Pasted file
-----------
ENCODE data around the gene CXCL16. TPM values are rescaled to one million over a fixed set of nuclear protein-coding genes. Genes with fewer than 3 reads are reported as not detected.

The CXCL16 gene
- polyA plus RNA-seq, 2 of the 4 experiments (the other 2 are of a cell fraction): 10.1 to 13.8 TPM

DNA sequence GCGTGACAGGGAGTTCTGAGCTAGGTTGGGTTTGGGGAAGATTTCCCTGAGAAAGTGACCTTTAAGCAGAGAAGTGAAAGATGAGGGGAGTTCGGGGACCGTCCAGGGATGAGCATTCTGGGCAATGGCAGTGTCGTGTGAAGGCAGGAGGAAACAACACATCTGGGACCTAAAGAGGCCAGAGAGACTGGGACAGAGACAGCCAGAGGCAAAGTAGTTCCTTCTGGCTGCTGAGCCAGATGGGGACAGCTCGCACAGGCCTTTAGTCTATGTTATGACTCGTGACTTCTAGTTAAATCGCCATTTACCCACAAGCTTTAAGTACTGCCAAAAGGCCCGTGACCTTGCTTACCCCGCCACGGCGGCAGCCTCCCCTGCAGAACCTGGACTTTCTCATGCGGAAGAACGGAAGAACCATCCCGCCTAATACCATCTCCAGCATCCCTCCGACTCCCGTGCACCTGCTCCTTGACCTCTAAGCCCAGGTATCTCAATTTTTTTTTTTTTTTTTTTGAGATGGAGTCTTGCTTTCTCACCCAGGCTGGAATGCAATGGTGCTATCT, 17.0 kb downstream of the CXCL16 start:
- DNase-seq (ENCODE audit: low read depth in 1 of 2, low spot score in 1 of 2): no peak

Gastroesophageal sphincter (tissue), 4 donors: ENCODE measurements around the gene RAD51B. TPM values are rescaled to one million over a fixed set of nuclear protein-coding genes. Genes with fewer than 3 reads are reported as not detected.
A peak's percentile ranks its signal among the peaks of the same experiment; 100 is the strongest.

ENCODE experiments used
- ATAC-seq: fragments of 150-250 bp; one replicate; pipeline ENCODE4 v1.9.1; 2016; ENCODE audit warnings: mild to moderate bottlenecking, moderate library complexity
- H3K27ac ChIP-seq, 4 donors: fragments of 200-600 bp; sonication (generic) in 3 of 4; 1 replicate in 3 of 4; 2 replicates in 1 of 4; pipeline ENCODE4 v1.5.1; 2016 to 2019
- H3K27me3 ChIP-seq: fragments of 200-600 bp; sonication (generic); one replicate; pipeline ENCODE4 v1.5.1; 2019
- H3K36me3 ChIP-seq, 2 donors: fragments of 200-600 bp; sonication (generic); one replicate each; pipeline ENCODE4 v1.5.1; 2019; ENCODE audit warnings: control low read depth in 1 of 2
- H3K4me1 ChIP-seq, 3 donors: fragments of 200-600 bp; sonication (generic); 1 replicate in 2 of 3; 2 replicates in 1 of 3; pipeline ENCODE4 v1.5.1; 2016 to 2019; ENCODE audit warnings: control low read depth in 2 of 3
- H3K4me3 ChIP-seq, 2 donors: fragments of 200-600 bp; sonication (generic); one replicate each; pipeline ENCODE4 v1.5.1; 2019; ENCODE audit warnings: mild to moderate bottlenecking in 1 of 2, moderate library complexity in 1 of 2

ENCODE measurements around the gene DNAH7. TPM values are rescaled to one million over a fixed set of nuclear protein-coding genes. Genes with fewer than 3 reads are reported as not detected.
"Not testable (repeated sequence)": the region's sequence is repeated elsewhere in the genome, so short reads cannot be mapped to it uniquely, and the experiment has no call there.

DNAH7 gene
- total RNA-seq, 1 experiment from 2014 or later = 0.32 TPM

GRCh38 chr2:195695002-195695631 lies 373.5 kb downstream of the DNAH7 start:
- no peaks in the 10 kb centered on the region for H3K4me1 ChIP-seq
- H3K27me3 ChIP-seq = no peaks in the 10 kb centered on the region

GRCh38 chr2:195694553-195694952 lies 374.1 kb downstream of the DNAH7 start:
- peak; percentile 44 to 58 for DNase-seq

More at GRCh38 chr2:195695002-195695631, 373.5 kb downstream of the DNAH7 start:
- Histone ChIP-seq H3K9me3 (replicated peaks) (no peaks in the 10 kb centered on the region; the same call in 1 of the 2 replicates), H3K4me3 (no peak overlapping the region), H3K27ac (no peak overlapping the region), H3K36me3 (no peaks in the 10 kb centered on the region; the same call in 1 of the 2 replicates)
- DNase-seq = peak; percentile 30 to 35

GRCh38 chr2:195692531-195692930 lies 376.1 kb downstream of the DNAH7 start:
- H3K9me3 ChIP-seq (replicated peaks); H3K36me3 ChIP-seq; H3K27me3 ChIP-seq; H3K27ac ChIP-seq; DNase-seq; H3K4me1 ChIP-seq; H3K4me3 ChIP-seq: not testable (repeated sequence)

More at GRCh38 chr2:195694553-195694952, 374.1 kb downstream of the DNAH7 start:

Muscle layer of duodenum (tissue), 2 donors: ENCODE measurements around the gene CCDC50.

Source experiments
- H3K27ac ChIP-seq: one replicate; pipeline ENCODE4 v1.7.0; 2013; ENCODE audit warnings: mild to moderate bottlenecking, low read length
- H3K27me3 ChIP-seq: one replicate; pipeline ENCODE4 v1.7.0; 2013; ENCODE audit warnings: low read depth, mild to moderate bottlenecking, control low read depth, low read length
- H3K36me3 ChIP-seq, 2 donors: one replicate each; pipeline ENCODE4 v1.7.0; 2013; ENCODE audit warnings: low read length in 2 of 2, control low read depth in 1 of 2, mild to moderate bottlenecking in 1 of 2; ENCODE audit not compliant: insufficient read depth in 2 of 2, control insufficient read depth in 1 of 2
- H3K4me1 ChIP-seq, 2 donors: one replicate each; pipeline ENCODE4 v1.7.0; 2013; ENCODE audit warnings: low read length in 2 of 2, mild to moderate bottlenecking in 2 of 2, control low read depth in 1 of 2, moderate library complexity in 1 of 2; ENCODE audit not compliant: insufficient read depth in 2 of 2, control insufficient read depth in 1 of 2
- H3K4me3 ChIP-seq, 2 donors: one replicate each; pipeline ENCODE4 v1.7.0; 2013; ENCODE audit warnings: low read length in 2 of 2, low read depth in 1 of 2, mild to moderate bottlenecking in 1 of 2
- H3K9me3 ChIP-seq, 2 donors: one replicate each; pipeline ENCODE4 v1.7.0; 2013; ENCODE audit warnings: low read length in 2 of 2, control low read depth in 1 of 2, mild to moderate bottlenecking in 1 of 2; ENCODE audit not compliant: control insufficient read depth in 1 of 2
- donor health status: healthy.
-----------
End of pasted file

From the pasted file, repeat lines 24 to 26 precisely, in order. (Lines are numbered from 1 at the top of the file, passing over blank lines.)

More at GRCh38 chr2:195695002-195695631, 373.5 kb downstream of the DNAH7 start:
- Histone ChIP-seq H3K9me3 (replicated peaks) (no peaks in the 10 kb centered on the region; the same call in 1 of the 2 replicates), H3K4me3 (no peak overlapping the region), H3K27ac (no peak overlapping the region), H3K36me3 (no peaks in the 10 kb centered on the region; the same call in 1 of the 2 replicates)
- DNase-seq = peak; percentile 30 to 35